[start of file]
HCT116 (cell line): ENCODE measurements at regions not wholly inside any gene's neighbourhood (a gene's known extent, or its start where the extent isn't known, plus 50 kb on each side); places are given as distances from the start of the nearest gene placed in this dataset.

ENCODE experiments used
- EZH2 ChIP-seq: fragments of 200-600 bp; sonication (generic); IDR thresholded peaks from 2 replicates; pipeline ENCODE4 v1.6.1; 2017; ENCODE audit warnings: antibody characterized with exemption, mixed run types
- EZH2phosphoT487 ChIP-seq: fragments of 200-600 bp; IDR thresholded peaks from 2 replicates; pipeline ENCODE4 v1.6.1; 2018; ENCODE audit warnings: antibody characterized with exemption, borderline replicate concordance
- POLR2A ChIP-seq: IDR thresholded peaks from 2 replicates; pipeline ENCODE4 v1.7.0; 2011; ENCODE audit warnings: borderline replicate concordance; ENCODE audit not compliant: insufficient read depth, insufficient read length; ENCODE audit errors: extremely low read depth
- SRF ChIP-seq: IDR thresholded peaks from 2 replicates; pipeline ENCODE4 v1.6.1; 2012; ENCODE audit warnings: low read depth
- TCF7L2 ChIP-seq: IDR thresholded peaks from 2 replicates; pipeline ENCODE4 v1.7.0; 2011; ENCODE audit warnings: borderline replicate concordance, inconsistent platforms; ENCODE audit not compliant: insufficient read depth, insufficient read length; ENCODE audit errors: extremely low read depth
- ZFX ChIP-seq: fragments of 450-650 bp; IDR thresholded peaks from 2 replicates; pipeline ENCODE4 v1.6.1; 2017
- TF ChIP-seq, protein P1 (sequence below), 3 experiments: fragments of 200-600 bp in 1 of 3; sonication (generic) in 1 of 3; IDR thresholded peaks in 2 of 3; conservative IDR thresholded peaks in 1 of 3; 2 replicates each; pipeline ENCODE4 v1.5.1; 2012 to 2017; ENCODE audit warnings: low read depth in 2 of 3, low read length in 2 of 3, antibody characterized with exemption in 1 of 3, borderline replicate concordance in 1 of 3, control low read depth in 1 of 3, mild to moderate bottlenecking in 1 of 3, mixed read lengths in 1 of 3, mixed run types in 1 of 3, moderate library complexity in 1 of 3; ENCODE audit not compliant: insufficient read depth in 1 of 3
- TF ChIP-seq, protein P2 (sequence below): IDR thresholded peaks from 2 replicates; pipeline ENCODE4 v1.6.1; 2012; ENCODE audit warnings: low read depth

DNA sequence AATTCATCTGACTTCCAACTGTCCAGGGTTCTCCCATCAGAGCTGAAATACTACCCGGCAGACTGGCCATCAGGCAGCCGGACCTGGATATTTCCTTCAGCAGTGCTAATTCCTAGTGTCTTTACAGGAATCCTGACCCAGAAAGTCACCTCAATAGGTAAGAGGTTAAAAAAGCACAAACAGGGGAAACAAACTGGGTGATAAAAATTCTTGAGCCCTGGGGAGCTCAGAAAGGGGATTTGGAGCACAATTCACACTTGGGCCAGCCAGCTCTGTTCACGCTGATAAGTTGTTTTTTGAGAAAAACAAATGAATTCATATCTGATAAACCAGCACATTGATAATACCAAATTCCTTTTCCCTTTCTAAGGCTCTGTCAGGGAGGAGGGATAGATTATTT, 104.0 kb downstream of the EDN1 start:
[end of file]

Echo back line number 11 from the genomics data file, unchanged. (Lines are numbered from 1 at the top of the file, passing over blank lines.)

DNA sequence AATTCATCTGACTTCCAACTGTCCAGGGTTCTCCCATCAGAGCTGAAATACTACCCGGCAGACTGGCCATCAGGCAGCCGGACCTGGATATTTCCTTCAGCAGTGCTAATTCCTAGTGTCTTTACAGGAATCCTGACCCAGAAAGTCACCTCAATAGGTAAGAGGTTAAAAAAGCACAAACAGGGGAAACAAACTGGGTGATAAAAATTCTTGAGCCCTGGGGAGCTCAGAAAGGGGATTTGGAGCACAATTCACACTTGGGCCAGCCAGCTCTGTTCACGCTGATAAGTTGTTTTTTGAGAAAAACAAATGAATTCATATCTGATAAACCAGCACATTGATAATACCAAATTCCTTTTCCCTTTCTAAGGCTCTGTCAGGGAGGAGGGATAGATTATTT, 104.0 kb downstream of the EDN1 start: